ASM Master Class: Biographies of Culture and Power in Colonial Mexico

A five-part series taught by Dr. Michael M. Brescia, Curator of Ethnohistory and Professor of History

Image from a codex showing Hernán Cortés and Malintzin meeting Moctezuma

Facsimile (c.1890), The Lienzo de Tlaxcala, “Hernán Cortés and Malintzin meet Moctezuma in Tenochtitlan, 1519.”


9:30 to 11:30 a.m., Oct. 23 to Nov. 20, 2024

Wednesdays: October 23, 30 and November 6, 13, and 20, 2024
9:30-11:30 AM (with a break at the halfway point)
In person in ASM Room 309 (limited space) or on Zoom

Biography remains a favorite genre of nonfiction for bibliophiles and the general public alike. Compelling life stories transport readers to strange and familiar places, introduce historical context, and have the ability to promote empathy and a deeper understanding of seemingly disparate lived experiences. Early Mexican history is no exception, of course, as it provides us with a series of interconnected lives and cultural experiences filtered through the disparities of power that accompanied Spanish colonialism and its multiple agents: conquistadors, Catholic priests and nuns, royal administrators, and Indigenous nobles and commoners.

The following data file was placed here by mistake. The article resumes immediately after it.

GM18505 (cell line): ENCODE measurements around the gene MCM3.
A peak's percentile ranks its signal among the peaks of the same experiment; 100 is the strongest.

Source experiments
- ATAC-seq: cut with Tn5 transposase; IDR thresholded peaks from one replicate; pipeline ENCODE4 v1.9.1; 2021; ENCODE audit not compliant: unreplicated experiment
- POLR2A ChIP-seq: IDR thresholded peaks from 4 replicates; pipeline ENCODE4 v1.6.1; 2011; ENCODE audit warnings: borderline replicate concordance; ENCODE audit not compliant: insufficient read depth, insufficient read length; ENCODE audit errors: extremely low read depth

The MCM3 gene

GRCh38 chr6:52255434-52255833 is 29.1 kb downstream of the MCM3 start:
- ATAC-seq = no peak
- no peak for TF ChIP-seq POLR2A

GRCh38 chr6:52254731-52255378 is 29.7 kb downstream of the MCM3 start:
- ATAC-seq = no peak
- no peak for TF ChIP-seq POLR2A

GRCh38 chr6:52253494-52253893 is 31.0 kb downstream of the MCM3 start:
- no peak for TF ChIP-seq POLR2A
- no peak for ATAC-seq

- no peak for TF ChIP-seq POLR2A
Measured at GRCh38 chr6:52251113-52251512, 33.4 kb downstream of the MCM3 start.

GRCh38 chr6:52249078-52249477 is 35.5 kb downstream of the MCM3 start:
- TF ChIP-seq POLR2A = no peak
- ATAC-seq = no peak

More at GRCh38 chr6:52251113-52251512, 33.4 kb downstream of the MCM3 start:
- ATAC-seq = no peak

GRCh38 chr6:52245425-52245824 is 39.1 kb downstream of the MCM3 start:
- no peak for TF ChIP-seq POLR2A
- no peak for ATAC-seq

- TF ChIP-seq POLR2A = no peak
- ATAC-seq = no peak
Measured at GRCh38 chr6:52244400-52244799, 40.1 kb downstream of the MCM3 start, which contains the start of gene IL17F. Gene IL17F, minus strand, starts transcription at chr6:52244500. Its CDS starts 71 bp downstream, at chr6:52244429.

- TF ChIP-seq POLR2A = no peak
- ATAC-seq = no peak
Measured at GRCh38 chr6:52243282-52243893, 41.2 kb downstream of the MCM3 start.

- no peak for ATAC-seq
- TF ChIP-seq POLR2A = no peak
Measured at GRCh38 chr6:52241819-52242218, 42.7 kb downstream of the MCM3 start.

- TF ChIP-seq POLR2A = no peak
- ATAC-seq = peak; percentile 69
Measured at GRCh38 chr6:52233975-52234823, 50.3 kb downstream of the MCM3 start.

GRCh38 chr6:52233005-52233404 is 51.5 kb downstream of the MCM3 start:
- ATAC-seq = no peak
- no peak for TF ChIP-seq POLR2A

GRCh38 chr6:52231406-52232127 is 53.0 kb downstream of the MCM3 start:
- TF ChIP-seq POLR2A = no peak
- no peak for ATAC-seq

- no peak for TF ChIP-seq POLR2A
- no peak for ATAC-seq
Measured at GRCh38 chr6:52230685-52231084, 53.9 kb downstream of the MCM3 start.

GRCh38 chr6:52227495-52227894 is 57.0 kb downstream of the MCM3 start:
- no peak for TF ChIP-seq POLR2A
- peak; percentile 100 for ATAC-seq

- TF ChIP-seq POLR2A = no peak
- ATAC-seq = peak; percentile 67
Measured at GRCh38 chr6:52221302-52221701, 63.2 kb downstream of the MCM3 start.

Session 1: Biography as History and the Origins of Mestizaje in Mexico
Dr. Brescia introduces the major themes of the Master Class and establishes the nature and scope of biography as a tool to uncover the historical experiences of Indigenous peoples and Spaniards in the early days of cross-cultural contact and exchange, followed by the violence of conquest, demographic collapse of Native communities due to Old World diseases, and the biological and cultural blending of myriad peoples. As an exemplar, we will examine the lives of Malintzin—often called La Malinche in history textbooks—and Hernán Cortés, and how their relationship evinced the complexities of Mesoamerica and early modern Spain.

Session 2: Early Colonial Elites, the Common Man, and the Push for Evangelization
In the second session of our Master Class, Dr. Brescia will explore the establishment of the colonial Mexican Church via Juan de Zumárraga, the first bishop of Mexico City and so-called defender of the Indians, who had to broker competing political and economic interests among the Spanish population while promoting the spread of Christianity among the Indigenous peoples. Former Aztec nobles, such as Don Carlos de Texcoco, and Aztec commoners, such as Juan Diego, go beyond the role of foil and show us the many ways in which Spanish colonialism simultaneously transformed Indigenous society and was transformed by it. Spanish Christianity would become Indian Christianity in Mexico.

Session 3: The Long Seventeenth Century, Part I: Bishop-Viceroys and Collective Biography